ANC veteran and former Cabinet minister Pallo Jordan has warned the governing party's renewal will be a painful process requiring its disciplinary structures and integrity commission to be given more teeth.
The former arts and culture minister has stated that the ANC has at its disposal a host of instruments that it could use to enforce discipline and hold accountable its deployees and members whose conduct subverts the aims of the party in government.
According to Jordan, the ANC constitution, with its oath of membership, is in place to ensure that it is not brought into disrepute, yet the party has failed to enforce all these provisions.
"What began as a perception that the ANC is ‘soft’ on corruption because so many of its members are involved, today is regarded as a fact,” he explained.
Jordan said the ANC’s renewal will be an extremely painful process but one that must be undertaken if the party hopes to maintain and build on its limited achievements as the government.
"It will have to entail a re-assertion of the core values of the ANC, and above all, the ethic of serving the people. Cleansing the movement of those who have adhered to it for purposes of self-enrichment will be a necessary dimension of renewal. That requires that the ANC disciplinary structures and integrity committee be given teeth so that they can handle the cases of ill-discipline and enforce their decisions,” he added.
The 80-year-old, who has also held the environmental affairs and tourism as well as the telecommunications and broadcasting portfolio posts in Cabinet, was forced to resign as ANC MP and from the national executive committee on August 2014 after it emerged that he had falsified his qualifications, including his doctorate.
Jordan said among ANC members, supporters and veterans of the struggle, there is a profound appreciation that many of the maladies afflicting the country’s economy are attributable to poor performance by those the ANC has deployed in the government.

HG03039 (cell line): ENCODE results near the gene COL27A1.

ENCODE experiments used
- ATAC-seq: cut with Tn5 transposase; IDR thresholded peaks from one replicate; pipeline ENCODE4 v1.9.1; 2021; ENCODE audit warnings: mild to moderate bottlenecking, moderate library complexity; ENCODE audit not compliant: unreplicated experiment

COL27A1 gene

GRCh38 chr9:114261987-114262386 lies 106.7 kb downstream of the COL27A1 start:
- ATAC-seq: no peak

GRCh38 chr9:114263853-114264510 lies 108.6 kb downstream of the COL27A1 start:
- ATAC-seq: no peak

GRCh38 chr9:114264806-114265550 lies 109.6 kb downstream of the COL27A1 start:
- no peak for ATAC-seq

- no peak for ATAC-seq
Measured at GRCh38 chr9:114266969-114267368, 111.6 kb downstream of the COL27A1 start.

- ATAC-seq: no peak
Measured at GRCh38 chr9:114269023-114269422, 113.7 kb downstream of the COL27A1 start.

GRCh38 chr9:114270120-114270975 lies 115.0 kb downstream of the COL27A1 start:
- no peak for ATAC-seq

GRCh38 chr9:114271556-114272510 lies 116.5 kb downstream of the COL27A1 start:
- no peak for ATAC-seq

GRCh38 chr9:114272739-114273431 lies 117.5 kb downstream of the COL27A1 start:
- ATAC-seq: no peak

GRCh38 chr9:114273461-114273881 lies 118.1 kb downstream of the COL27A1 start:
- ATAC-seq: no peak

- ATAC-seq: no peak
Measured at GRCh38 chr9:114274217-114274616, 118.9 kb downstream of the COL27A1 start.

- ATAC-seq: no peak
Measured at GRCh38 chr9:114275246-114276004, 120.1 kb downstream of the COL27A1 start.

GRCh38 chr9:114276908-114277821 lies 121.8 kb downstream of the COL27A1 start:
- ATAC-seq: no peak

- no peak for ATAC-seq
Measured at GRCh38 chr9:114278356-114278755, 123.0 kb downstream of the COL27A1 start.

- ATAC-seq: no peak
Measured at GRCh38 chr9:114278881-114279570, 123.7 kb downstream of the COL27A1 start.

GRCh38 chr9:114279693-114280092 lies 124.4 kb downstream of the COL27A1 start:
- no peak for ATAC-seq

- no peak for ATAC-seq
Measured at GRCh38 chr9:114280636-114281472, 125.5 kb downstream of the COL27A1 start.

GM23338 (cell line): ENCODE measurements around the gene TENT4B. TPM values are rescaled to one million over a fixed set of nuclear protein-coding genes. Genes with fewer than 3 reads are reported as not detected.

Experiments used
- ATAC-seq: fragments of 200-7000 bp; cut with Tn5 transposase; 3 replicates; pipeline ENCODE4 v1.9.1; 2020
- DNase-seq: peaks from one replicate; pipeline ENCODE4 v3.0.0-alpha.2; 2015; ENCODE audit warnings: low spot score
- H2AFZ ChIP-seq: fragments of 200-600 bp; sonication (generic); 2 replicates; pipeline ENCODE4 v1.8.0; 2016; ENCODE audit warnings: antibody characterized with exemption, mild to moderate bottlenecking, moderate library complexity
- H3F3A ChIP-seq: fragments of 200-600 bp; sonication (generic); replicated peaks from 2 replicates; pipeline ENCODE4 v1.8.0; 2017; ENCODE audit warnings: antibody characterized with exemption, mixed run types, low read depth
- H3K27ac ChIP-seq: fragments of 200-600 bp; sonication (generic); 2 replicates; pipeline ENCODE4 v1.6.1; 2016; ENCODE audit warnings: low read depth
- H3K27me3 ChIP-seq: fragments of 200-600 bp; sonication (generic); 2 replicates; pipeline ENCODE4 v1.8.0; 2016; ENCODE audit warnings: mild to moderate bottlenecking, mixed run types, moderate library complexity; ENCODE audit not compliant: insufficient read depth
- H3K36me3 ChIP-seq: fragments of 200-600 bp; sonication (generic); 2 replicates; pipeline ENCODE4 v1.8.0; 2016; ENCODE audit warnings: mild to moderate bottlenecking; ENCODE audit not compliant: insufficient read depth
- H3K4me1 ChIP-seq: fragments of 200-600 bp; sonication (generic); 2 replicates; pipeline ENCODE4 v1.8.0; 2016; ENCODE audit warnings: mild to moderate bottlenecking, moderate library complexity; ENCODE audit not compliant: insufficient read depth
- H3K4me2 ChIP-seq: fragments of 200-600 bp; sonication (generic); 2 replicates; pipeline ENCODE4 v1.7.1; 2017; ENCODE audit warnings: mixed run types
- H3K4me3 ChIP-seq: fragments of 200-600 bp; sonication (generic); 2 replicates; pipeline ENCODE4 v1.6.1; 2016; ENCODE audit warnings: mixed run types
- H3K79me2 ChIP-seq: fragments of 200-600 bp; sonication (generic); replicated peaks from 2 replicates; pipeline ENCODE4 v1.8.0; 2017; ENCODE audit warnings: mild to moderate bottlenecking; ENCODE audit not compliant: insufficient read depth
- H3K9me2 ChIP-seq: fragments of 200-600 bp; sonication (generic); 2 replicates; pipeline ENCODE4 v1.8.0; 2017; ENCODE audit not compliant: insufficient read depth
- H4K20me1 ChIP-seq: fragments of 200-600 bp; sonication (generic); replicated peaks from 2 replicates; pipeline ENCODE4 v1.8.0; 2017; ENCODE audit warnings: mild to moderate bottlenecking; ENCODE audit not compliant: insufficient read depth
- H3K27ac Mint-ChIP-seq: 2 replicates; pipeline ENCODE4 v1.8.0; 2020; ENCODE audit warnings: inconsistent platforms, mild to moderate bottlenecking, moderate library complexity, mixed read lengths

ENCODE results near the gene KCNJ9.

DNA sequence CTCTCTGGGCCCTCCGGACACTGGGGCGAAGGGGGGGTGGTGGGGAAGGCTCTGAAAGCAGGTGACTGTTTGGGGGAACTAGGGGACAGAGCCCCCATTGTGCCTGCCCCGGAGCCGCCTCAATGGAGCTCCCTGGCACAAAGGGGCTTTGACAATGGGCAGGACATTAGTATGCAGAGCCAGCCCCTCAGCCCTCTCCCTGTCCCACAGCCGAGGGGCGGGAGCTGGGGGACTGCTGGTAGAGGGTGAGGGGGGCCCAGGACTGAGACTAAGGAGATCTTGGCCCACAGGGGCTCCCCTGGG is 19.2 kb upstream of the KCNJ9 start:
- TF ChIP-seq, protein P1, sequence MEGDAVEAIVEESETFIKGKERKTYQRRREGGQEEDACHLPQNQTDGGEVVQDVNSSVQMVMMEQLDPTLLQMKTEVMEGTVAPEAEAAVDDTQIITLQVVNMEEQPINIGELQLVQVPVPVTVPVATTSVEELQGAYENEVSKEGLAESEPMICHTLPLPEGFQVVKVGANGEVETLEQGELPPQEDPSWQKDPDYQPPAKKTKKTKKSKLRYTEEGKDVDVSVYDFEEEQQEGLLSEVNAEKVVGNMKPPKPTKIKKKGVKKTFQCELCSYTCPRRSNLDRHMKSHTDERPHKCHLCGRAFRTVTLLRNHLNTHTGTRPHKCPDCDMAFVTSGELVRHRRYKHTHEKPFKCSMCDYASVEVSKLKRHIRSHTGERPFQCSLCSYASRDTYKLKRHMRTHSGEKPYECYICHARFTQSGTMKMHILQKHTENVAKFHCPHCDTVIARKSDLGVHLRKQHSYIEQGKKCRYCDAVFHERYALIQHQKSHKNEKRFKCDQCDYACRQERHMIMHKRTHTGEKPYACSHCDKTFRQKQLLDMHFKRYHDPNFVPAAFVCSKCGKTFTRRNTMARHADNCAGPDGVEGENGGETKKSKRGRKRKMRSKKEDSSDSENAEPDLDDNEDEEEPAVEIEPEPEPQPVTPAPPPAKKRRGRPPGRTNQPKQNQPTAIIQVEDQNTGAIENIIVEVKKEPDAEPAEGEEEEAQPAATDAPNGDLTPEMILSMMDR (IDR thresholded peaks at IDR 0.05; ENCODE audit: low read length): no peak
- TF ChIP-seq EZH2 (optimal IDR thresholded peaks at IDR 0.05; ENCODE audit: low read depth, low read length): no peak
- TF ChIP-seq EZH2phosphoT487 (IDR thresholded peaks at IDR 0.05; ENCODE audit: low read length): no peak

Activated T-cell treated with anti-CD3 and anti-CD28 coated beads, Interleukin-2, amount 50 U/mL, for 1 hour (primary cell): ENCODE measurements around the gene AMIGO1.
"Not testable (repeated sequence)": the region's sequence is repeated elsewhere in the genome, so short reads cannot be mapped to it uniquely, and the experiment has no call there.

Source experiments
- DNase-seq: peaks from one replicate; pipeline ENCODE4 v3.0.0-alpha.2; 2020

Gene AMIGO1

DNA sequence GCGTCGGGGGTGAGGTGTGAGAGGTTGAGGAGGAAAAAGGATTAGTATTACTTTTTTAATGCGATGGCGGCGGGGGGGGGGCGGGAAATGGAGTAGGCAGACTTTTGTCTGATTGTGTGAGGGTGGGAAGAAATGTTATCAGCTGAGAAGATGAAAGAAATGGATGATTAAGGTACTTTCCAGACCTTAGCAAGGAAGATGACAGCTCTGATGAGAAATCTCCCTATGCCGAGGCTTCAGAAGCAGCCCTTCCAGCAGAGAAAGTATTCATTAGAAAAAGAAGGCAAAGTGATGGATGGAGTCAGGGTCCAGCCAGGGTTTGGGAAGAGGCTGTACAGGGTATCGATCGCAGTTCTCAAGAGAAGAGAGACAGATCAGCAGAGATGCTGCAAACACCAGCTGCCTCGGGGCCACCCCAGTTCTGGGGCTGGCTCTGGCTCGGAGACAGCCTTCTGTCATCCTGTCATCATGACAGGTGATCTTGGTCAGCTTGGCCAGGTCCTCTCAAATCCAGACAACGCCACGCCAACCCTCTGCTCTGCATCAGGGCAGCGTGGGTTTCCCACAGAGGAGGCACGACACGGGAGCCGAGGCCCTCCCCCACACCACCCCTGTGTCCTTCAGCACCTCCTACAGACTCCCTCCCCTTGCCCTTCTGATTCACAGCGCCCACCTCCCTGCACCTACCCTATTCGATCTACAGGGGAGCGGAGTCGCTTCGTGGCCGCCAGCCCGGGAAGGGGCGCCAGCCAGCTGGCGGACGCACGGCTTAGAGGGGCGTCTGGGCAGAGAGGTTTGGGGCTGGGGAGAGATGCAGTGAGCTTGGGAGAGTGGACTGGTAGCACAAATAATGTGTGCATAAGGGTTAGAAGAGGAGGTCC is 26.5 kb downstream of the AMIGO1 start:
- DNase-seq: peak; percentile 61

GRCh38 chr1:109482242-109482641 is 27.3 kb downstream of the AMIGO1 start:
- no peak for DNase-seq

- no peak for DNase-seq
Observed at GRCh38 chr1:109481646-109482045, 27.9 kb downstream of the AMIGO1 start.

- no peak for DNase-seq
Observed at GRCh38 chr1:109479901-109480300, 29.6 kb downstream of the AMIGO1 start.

There was also agreement that the ANC needs to be renewed to raise the nation’s morale, according to Jordan. On the performance of the ANC in government, Jordan indicated that the governing party has not been immune to internal power struggles and the abuses of power that is always linked to them.
"When factors other than merit and competence determine the deployment of management at key state-owned enterprises, society as a whole is held to ransom. As the party of government, the ANC will be held accountable for the failures of such enterprises to deliver the services the public are entitled to,” he maintained.
In addition, Jordan said many of the tendencies and vices that the ANC was specifically founded to uproot – tribalism, regionalism, ethnic chauvinism – have begun to surface within and are finding resonance amongst its ranks as the self-serving and careerists attempt to harness such backward sentiments in pursuance of personal and other non-ANC agendas.
"Mobilisation around factional agendas within the ranks of the ANC and amongst its supporters has consistently been linked to competition for resources and the drive by specific individuals to accumulate wealth through access to the state,” he said.
Jordan continued: “The ‘vices of incumbency’ – i.e. the malpractices into which politicians are tempted while in political offices – is a term now in common use amongst us in the ANC. It is axiomatic in public debate and within the movement that the ANC has been transformed from a movement and party of struggle to one through which the ambitious may rise to positions of authority and power in society”.